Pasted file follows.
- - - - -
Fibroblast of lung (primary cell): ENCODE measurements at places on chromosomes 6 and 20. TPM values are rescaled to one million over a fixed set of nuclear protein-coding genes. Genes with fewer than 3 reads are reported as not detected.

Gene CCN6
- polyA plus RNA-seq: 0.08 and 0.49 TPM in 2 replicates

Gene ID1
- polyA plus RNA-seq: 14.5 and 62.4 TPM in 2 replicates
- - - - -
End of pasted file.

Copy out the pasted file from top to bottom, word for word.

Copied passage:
Fibroblast of lung (primary cell): ENCODE measurements at places on chromosomes 6 and 20. TPM values are rescaled to one million over a fixed set of nuclear protein-coding genes. Genes with fewer than 3 reads are reported as not detected.

Gene CCN6
- polyA plus RNA-seq: 0.08 and 0.49 TPM in 2 replicates

Gene ID1
- polyA plus RNA-seq: 14.5 and 62.4 TPM in 2 replicates